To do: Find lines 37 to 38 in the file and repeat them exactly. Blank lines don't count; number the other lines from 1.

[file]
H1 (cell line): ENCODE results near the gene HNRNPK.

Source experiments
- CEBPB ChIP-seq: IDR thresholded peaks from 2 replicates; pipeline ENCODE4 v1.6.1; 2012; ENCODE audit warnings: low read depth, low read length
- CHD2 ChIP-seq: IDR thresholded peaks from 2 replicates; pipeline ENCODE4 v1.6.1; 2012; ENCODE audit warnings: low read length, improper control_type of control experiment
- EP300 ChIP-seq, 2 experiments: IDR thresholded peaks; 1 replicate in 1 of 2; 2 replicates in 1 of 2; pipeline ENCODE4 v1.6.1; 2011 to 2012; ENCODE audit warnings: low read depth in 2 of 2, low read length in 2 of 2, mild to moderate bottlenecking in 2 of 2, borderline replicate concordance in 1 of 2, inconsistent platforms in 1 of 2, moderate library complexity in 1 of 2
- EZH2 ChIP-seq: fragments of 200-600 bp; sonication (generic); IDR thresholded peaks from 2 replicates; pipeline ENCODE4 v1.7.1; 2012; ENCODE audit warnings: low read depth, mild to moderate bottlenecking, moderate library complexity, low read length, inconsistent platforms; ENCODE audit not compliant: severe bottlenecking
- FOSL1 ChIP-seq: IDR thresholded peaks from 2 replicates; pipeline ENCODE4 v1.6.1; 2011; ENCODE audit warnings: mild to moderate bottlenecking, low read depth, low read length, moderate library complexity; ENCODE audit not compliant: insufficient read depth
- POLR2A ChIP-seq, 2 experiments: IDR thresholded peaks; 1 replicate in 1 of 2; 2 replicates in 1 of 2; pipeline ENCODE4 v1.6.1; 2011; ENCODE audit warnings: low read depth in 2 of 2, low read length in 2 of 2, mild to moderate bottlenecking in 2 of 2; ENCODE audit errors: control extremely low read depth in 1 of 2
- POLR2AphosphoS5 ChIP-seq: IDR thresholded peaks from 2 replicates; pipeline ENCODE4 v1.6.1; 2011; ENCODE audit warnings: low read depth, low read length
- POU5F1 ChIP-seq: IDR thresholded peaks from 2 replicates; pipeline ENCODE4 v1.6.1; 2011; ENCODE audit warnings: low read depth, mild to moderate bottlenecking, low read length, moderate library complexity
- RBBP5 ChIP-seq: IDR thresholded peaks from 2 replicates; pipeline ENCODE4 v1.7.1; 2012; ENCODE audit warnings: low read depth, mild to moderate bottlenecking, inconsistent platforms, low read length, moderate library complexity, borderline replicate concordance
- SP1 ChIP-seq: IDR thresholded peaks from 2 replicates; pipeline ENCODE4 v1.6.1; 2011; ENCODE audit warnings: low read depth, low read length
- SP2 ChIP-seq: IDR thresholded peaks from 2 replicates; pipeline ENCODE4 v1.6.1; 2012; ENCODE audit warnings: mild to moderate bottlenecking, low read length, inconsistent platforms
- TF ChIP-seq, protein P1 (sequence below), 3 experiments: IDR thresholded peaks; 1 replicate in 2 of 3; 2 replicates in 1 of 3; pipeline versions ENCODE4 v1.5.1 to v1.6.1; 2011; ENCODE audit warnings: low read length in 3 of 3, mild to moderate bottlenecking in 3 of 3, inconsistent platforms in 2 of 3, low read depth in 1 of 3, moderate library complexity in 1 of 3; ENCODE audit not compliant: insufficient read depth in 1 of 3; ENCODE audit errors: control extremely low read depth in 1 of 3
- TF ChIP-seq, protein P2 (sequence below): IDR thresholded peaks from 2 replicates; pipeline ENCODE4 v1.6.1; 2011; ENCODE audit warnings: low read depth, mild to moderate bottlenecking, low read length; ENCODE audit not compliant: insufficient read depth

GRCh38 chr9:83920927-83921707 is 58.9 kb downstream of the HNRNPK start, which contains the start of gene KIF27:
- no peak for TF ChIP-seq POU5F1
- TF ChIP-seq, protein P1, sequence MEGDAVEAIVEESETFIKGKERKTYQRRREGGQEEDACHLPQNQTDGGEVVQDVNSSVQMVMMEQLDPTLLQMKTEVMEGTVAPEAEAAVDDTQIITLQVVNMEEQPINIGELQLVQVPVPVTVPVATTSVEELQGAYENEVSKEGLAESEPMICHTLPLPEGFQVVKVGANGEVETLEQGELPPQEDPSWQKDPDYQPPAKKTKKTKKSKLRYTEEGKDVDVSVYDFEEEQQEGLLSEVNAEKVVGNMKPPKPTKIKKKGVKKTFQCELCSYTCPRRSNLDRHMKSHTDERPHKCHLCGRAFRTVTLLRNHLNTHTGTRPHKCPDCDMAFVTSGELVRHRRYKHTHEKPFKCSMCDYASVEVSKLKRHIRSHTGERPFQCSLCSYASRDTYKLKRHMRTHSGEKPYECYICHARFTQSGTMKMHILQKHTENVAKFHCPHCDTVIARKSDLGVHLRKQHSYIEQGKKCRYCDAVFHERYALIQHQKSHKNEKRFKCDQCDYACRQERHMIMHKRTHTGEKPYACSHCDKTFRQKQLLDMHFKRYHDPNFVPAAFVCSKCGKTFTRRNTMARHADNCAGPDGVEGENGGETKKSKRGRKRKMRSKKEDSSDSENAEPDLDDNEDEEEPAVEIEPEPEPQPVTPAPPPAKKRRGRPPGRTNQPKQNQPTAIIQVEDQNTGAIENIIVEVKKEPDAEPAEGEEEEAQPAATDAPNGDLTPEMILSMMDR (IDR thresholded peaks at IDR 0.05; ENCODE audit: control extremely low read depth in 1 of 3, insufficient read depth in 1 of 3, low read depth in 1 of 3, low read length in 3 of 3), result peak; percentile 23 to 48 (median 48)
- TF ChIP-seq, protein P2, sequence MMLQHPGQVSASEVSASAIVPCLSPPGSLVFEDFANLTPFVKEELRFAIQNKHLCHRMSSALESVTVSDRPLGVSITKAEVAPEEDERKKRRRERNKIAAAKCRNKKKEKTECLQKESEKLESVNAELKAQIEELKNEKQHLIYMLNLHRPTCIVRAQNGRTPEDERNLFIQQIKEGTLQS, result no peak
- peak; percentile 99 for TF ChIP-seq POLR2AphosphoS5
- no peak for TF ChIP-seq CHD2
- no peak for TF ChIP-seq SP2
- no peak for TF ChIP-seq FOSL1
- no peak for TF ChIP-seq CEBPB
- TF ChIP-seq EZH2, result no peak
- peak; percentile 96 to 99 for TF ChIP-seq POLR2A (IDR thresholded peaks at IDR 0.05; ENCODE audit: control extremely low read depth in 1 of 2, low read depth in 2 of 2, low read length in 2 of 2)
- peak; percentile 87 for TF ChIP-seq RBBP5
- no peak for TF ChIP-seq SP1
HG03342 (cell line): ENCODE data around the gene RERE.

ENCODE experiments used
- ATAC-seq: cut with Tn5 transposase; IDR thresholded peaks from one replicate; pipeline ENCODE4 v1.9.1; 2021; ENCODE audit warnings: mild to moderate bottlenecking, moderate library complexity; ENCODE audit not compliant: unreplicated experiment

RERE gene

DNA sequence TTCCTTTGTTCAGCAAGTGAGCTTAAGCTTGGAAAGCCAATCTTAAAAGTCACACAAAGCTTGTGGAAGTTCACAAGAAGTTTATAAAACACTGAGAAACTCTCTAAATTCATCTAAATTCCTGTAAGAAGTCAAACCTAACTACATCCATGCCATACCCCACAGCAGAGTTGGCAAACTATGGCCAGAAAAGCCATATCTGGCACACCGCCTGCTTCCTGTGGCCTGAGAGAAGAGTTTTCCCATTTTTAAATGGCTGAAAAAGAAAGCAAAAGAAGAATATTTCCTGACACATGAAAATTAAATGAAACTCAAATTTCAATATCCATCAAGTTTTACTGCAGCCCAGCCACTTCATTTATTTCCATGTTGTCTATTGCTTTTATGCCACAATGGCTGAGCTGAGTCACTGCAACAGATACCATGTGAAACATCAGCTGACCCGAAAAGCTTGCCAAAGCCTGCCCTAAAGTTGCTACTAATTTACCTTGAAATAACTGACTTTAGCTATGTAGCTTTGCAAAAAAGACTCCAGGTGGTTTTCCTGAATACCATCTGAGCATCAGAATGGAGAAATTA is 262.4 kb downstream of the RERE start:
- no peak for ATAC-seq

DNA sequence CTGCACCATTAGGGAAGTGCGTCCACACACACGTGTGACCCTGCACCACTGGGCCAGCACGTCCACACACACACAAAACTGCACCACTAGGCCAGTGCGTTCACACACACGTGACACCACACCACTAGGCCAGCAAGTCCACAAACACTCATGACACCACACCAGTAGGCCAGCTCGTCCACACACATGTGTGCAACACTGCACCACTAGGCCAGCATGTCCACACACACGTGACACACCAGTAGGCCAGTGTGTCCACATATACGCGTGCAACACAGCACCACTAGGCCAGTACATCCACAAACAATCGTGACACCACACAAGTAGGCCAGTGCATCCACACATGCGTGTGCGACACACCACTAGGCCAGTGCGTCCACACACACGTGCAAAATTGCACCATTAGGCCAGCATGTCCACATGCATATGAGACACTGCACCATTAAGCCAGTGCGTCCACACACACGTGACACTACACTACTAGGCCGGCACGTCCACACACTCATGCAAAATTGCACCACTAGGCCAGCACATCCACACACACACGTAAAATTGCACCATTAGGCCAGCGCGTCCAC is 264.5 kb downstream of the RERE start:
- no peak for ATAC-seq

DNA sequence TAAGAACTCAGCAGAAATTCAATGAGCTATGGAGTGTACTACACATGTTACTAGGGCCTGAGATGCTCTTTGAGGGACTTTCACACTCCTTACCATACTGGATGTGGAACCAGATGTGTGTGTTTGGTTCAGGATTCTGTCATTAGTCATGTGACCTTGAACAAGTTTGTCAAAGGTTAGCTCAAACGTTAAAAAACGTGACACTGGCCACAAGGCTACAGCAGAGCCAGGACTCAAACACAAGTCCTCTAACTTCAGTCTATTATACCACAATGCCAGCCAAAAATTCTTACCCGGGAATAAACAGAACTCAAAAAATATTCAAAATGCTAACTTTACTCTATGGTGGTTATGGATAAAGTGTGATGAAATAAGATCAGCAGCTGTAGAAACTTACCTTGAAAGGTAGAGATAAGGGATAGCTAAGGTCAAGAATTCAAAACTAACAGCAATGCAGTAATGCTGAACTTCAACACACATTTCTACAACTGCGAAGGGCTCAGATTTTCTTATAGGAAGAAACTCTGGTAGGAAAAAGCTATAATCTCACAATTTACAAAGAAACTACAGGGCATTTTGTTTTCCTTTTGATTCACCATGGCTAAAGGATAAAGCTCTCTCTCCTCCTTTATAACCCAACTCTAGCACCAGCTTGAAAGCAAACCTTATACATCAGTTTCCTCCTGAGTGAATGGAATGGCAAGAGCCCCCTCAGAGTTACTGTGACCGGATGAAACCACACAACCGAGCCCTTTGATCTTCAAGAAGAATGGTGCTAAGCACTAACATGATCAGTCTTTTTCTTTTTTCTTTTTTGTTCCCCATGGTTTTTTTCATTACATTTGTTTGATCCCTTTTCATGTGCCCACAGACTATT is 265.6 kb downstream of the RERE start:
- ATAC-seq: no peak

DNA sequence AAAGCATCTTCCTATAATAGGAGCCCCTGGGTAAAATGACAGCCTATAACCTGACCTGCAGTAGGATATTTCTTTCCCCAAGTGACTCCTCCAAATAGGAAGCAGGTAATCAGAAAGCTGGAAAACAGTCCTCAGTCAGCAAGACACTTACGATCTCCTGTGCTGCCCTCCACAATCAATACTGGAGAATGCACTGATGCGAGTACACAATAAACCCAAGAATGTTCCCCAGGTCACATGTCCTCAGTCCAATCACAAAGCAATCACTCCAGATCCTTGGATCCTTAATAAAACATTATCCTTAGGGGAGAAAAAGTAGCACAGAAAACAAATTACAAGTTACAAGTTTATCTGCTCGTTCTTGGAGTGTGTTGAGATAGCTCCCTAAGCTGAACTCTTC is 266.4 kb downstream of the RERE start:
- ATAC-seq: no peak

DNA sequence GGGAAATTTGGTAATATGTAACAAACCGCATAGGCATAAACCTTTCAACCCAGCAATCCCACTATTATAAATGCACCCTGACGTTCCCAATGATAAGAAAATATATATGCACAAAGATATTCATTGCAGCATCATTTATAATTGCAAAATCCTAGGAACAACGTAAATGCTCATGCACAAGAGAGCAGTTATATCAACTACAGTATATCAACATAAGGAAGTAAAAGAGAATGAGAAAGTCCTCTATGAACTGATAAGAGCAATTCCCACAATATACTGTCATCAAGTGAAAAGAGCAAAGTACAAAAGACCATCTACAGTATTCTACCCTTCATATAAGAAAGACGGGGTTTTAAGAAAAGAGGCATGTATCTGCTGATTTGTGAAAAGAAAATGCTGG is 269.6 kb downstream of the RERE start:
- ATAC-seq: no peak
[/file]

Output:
DNA sequence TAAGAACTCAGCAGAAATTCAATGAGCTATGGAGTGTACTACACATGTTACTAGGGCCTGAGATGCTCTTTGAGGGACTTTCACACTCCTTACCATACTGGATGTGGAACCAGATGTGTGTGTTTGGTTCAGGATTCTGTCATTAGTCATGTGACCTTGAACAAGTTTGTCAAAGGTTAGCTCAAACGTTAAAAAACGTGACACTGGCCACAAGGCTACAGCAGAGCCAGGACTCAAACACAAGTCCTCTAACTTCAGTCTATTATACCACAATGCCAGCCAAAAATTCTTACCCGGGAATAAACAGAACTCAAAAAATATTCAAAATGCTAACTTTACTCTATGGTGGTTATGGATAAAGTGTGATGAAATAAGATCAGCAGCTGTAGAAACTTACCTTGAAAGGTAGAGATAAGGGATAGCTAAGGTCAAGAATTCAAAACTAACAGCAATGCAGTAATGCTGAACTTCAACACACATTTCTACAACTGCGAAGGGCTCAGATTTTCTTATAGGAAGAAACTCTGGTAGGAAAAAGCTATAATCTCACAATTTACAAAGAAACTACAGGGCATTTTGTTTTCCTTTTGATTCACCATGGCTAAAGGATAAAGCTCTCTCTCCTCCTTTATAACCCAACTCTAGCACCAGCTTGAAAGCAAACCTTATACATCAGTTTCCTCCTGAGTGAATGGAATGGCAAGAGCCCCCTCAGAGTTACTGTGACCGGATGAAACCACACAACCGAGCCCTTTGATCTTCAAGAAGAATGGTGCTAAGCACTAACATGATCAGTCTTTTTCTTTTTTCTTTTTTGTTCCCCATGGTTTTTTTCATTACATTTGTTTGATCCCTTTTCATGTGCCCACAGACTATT is 265.6 kb downstream of the RERE start:
- ATAC-seq: no peak